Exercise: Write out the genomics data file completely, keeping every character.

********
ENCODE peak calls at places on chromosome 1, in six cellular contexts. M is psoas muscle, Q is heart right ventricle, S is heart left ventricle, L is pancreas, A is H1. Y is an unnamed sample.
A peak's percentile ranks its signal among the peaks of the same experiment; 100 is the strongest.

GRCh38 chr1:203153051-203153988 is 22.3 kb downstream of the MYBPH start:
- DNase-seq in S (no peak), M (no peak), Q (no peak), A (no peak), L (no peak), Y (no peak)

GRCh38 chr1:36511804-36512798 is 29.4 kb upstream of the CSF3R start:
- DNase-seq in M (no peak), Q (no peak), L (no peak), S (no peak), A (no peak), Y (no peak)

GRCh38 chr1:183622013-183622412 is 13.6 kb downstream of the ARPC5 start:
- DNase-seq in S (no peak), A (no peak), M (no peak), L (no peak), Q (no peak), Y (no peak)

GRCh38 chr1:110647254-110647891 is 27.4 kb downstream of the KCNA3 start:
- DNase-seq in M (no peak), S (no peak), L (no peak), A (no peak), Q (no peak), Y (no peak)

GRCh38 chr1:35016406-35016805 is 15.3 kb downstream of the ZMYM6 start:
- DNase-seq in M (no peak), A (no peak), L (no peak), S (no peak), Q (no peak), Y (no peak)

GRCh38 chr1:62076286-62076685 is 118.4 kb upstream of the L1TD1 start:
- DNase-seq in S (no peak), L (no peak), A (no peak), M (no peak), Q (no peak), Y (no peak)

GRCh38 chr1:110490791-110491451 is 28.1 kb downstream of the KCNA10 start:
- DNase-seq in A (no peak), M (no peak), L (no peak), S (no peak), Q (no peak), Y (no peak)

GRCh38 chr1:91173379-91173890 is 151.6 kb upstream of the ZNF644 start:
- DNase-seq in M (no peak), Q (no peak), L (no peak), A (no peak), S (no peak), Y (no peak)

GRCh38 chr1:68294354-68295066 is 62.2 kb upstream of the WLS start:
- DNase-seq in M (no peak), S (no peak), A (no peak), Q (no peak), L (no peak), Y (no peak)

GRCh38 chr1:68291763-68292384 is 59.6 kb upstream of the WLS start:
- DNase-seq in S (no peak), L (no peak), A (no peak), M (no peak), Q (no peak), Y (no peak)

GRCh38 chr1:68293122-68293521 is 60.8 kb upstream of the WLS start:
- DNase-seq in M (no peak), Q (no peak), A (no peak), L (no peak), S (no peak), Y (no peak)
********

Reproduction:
ENCODE peak calls at places on chromosome 1, in six cellular contexts. M is psoas muscle, Q is heart right ventricle, S is heart left ventricle, L is pancreas, A is H1. Y is an unnamed sample.
A peak's percentile ranks its signal among the peaks of the same experiment; 100 is the strongest.

GRCh38 chr1:203153051-203153988 is 22.3 kb downstream of the MYBPH start:
- DNase-seq in S (no peak), M (no peak), Q (no peak), A (no peak), L (no peak), Y (no peak)

GRCh38 chr1:36511804-36512798 is 29.4 kb upstream of the CSF3R start:
- DNase-seq in M (no peak), Q (no peak), L (no peak), S (no peak), A (no peak), Y (no peak)

GRCh38 chr1:183622013-183622412 is 13.6 kb downstream of the ARPC5 start:
- DNase-seq in S (no peak), A (no peak), M (no peak), L (no peak), Q (no peak), Y (no peak)

GRCh38 chr1:110647254-110647891 is 27.4 kb downstream of the KCNA3 start:
- DNase-seq in M (no peak), S (no peak), L (no peak), A (no peak), Q (no peak), Y (no peak)

GRCh38 chr1:35016406-35016805 is 15.3 kb downstream of the ZMYM6 start:
- DNase-seq in M (no peak), A (no peak), L (no peak), S (no peak), Q (no peak), Y (no peak)

GRCh38 chr1:62076286-62076685 is 118.4 kb upstream of the L1TD1 start:
- DNase-seq in S (no peak), L (no peak), A (no peak), M (no peak), Q (no peak), Y (no peak)

GRCh38 chr1:110490791-110491451 is 28.1 kb downstream of the KCNA10 start:
- DNase-seq in A (no peak), M (no peak), L (no peak), S (no peak), Q (no peak), Y (no peak)

GRCh38 chr1:91173379-91173890 is 151.6 kb upstream of the ZNF644 start:
- DNase-seq in M (no peak), Q (no peak), L (no peak), A (no peak), S (no peak), Y (no peak)

GRCh38 chr1:68294354-68295066 is 62.2 kb upstream of the WLS start:
- DNase-seq in M (no peak), S (no peak), A (no peak), Q (no peak), L (no peak), Y (no peak)

GRCh38 chr1:68291763-68292384 is 59.6 kb upstream of the WLS start:
- DNase-seq in S (no peak), L (no peak), A (no peak), M (no peak), Q (no peak), Y (no peak)

GRCh38 chr1:68293122-68293521 is 60.8 kb upstream of the WLS start:
- DNase-seq in M (no peak), Q (no peak), A (no peak), L (no peak), S (no peak), Y (no peak)